By Dr. Rick Tague
SHOULD YOU CONSIDER HCG FOR WEIGHT LOSS? A BARIATRIC PHYSICIAN ANSWERS COMMON QUESTIONS
Leawood, Kan. – Rick Tague, M.D., M.P.H., a board-certified bariatric physician, is often asked about the safety and effectiveness of Human Chorionic Gonadotropin (HCG) as he prescribes weight loss and nutrition plans for his patients at the Center for Nutrition and Preventive Medicine offices in Leawood and Topeka.
“HCG injections have been a part of fad diets on and off since the 1950’s and recently re-surfaced in the media,” said Tague. “As an unproven therapy, we never recommend the use of HCG as part of a weight loss program.”
“HCG has been studied, and while no significant harmful effects have been noted when used for weight loss, neither has there been any medical or research evidence that HCG is any more effective than placebo in treating obesity,” said Tague.
HCG is a hormone secreted by the trophoblastic cells from the placenta during pregnancy. HCG is used medically to signal the hypothalamus (area of the brain that controls other hormones) to trigger ovulation in women who have infertility due to lack of ovulation. In men, HCG is sometimes used to raise testosterone levels. Since HCG is a biologically active hormone, it should always be monitored medically for possible side effects.
A 1995 study in the British Journal of Pharmacology found no sufficient evidence that HCG could effectively alter fat distribution, hunger or induce a feeling of well-being and concluded that the weight loss was entirely due to the very low calorie diet (VLCD) of 500 calories per day used in the study. The authors stated, “… the use of HCG should be regarded as an inappropriate therapy for weight reduction…” 1.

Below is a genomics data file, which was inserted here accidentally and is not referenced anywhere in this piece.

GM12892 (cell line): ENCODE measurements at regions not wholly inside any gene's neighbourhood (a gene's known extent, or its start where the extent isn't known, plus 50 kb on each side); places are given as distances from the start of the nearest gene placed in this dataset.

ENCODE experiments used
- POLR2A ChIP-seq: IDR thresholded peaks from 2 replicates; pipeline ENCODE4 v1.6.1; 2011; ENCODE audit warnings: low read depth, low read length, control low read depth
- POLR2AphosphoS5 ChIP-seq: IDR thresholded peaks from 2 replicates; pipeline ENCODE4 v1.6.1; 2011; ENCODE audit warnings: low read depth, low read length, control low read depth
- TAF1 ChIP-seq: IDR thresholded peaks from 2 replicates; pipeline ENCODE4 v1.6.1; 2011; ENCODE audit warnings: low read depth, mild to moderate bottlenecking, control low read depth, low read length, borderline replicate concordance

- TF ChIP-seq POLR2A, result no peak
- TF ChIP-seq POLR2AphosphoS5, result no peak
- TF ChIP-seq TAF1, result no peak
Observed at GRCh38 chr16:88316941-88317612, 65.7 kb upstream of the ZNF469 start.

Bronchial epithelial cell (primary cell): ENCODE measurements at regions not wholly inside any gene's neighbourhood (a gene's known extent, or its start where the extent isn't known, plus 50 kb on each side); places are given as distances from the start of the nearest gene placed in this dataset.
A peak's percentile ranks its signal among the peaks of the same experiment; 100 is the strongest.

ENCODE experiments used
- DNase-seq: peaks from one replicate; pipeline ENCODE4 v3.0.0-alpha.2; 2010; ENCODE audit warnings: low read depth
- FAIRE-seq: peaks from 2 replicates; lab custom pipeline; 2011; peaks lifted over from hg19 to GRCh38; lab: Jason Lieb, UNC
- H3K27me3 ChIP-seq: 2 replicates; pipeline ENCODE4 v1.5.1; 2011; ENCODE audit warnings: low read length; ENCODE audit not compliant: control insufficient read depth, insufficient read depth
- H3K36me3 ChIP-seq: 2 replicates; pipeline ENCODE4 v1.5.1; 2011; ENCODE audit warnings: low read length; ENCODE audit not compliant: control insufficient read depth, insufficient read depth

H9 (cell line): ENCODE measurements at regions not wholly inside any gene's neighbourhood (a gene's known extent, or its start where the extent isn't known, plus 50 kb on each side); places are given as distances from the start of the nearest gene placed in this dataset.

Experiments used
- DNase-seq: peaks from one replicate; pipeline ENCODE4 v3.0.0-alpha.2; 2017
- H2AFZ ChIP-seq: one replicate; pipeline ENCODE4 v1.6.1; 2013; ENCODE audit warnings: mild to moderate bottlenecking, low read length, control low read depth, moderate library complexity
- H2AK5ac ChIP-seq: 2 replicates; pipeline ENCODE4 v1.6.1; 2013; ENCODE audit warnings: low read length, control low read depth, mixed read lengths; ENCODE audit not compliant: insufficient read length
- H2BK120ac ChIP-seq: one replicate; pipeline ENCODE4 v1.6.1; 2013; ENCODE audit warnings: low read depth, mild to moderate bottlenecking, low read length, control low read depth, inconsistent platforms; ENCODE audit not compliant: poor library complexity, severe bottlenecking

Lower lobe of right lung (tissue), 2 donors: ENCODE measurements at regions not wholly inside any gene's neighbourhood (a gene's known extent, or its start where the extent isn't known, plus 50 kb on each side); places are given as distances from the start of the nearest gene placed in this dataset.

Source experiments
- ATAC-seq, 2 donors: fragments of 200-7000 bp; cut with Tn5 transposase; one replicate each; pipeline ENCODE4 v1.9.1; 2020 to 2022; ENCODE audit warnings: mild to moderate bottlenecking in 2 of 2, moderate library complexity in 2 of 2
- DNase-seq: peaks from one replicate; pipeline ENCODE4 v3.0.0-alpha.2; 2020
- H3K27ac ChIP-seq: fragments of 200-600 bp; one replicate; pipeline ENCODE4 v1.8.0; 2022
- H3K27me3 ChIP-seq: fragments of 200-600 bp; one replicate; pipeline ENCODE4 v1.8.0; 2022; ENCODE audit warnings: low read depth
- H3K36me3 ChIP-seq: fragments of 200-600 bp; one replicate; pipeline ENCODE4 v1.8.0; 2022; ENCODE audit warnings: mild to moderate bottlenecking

In earlier studies, reported in the Journal of the American Medical Association, the authors stated, “There was no statistically significant difference between those receiving HCG vs. placebo during any phase of this study.”2
“At the Center for Nutrition, we only recommend medically researched and proven therapies based on solid research,” said Tague. “In the last 14 years as a bariatric physician, I have seen the value of using a comprehensive, individualized approach for each and every patient to aggressively manage the very challenging condition of overweight or obesity.”
“Using unproven therapies like HCG and similar fad approaches that have not been well substantiated with research is to be discouraged,” said Tague. “We are dedicated to empowering patients to achieve and maintain optimal weight and metabolic health through scientifically based protocols and treatments, based on bariatric science and expert implementation by a dedicated and trained professional staff.”
At the Center for Nutrition, we recommend that only proven strategies with a record of both safety and effectiveness be considered for weight loss. Patients at the Center for Nutrition receive a thorough medical evaluation initially to determine the underlying causes of the excess weight. This includes laboratory assessment of nutrients, certain hormones, and a variety of important metabolic factors. Once the evaluation is complete, an individualized nutrition plan is designed with specific goals in mind.
Tague is an honors graduate of Tulane University Medical School, New Orleans, LA, with an M.D. degree and a Masters in Public Health degree. He is board certified by the American Board of Bariatric Medicine and the American Board of Family Practice. Tague began his nutrition, weight loss and bariatric medicine practice in 1996.
Center for Nutrition Mission Statement: Empowering patients to achieve and maintain optimal weight and metabolic health.
The Center for Nutrition and Preventive Medicine has medical practice locations in Leawood, Kan. at 4963 W* 135th Street and in Topeka, Kan. at 2840 SW Urish Road. More information is available at www.KansasDiet.com.
1 British Journal of Clinical Pharmacology, 1995, 40: 237-243 PMCID 1365103
2 JAMA, Nov 29, 1976 – Vol 236, No. 22